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Here are my slides from NYC GTUG meeting last night. It's similar to the talk I'll be giving in Mexico City, though I might spend more time going into detail then.

Lots of thanks to +Bob Hancock for playing along when I asked an audience member for a reason why I would be giving them money (example of eventual vs. strong consistency).

Yes, I know I've totally hand-waved over the Paxos stuff, and there are some inaccuracies in the graphics I need to fix, but the message is more or less the same.

Now it's time to hide before +Alex Feinberg chides me for spreading lies.
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10 comments
 
Thanks for the WebFilings mention! +1
 
Dude, thanks for building something worth mentioning
 
It was an excellent presentation. Not only was it lively and informative, but it generated a great deal of discussion among the members both during and after the meeting. Come back anytime!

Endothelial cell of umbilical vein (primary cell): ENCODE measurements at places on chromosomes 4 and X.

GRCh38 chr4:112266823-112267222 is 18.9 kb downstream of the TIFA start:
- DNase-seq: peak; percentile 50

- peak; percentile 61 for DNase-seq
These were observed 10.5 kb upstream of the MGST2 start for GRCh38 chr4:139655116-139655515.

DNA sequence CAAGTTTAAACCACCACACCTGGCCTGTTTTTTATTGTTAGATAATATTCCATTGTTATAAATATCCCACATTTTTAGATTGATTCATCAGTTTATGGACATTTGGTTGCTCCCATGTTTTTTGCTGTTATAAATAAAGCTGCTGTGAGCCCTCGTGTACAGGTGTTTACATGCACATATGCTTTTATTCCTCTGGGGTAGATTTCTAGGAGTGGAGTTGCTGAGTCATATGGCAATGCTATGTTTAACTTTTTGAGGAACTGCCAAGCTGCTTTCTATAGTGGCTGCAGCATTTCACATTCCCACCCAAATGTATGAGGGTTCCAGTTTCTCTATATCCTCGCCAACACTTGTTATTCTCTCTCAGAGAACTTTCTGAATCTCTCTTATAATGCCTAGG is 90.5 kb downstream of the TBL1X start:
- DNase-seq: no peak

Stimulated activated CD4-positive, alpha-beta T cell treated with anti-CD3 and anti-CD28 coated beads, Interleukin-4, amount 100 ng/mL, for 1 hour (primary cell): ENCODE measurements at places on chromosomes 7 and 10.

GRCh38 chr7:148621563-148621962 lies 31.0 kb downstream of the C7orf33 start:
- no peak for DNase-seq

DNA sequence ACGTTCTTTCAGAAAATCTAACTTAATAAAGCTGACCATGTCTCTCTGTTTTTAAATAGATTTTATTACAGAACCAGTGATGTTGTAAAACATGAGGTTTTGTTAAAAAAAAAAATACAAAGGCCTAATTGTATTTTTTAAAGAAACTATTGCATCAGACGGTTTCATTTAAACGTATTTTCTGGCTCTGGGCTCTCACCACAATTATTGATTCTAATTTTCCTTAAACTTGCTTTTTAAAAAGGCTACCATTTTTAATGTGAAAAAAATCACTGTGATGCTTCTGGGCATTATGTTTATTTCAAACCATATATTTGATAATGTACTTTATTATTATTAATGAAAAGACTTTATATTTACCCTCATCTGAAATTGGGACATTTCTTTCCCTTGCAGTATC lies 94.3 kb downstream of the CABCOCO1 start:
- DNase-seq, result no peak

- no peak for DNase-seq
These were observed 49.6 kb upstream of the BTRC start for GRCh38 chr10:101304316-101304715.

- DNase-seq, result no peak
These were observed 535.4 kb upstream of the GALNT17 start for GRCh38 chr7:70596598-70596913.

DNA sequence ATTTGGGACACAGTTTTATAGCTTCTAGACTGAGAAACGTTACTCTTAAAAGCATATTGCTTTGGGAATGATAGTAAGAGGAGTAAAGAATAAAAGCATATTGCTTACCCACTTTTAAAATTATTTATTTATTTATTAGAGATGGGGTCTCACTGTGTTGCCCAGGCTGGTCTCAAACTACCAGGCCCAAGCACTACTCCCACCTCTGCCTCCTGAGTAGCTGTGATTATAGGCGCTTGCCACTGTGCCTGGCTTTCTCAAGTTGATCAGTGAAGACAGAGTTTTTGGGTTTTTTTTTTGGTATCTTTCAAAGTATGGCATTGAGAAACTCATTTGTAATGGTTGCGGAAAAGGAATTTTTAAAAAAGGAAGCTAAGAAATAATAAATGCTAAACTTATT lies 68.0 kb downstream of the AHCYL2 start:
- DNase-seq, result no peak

Today someone called me a radical developer for suggesting a non relational database: "in this company we use real tools" sigh
 
I missed a really important point in these slides that I'll add before Mexico City about journaling and what it is. Basically, when you do a write to high replication datastore, the write "succeeds" and the API call returns once your write has been inserted into the journals of a majority of data centers/datastore instances. A journal is like a todo list of writes you need to do. It's similar to MySQL's binary log, though that's not how replication works in HRD. For instance, suppose you are updating an entity. That update goes into a journal and not directly into the datastore. When the datastore gets around to applying the journal - that is, doing the actual entity update as well as any secondary entities that need updating (indexes, composite indexes), this is when the "version" of the data is updated.

In slide 30/34, when I say "catch up the datastore", what this means is "block until the local datastore instance has applied all writes up to the newest version we expect to have". The reason this isn't slower is because if a catch up operation is required, we also send RPCs to remote datastore instances and return to the user the first data that's returned to us.
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